Here’s the deal. Designers should not accept every project that crosses their eyes. For five years, I was stuck in the mentality that every potential project was a chariot of gold ready to bring me unimaginable riches.
Wrong. I discovered through a series of poor projects that accepting everything is not a profitable strategy. I began to understand and value the concept of opportunity cost. Let’s say I’m working on a low paying project that, while bringing in some money, eats up all my time and leaves me exhausted at the end of the day. What else could I have done with my time? Could I have worked on a more rewarding project? Or perhaps hunted for more profitable business? I will never know.
This is not a foreign concept to most veteran designers. As you grow, you must become more selective about how you spend your time. But how can you screen potential projects to eliminate the problem ones as quickly as possible?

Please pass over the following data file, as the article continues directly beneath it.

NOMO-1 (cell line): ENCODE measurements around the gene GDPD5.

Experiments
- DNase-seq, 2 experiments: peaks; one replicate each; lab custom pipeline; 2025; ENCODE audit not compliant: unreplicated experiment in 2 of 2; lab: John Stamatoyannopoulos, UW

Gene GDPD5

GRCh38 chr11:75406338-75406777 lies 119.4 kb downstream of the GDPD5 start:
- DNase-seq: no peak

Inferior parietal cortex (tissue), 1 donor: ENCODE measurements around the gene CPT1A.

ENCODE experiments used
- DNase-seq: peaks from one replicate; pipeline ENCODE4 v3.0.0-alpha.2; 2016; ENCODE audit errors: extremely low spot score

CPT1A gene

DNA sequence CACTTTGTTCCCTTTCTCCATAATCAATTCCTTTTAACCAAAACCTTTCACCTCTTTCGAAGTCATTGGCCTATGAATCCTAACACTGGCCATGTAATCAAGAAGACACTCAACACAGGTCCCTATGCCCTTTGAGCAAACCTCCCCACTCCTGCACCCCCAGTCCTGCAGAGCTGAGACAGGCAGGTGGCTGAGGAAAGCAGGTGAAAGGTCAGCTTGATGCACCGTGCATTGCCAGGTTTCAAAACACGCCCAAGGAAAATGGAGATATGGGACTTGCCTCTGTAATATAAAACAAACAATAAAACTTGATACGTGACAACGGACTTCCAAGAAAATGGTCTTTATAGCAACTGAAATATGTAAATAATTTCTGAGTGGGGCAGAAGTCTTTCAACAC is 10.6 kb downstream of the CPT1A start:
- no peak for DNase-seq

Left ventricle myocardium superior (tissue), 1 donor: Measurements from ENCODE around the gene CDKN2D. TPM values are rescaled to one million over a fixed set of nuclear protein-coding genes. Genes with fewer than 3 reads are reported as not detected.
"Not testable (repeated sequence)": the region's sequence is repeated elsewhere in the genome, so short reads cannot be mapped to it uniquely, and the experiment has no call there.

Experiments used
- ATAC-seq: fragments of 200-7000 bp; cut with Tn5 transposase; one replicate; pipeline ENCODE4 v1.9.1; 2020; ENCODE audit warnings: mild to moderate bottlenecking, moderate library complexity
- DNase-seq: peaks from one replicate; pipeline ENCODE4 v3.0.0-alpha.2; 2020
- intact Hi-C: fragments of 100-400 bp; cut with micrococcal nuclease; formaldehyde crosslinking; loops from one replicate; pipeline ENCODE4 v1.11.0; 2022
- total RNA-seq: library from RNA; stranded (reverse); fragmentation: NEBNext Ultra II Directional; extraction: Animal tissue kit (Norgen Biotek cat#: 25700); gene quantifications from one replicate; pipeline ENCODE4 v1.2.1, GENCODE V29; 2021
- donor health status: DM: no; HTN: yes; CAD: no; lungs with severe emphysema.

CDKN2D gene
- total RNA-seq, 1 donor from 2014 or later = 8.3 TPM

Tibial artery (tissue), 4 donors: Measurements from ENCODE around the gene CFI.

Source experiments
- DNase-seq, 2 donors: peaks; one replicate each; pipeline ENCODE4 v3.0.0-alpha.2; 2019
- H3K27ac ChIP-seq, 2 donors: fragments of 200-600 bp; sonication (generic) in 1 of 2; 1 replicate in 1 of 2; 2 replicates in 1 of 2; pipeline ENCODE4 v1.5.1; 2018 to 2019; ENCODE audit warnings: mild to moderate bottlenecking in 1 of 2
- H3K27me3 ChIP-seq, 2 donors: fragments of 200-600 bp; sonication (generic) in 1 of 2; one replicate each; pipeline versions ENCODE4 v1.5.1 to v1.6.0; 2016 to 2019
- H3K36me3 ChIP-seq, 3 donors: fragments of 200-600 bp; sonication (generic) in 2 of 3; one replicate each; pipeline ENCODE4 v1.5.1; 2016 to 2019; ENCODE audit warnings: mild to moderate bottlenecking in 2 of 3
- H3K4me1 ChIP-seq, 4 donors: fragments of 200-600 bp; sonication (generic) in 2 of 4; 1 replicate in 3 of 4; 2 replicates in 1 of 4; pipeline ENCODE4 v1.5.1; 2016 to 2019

I’ve developed a set of internal heuristics that I run each new project through as a test. Keep in mind that sometimes a project with a small budget or a client with a demeaning attitude is not necessarily a deal breaker. You have to use your judgment and analyze your own opportunity cost. What else could you be working on?
When writing this post, I realized that most clients are actually good and that you should maintain a positive outlook in your project screening process. With that thought, I decided to amend my post to include a way to think positively about each warning sign.Keep Reading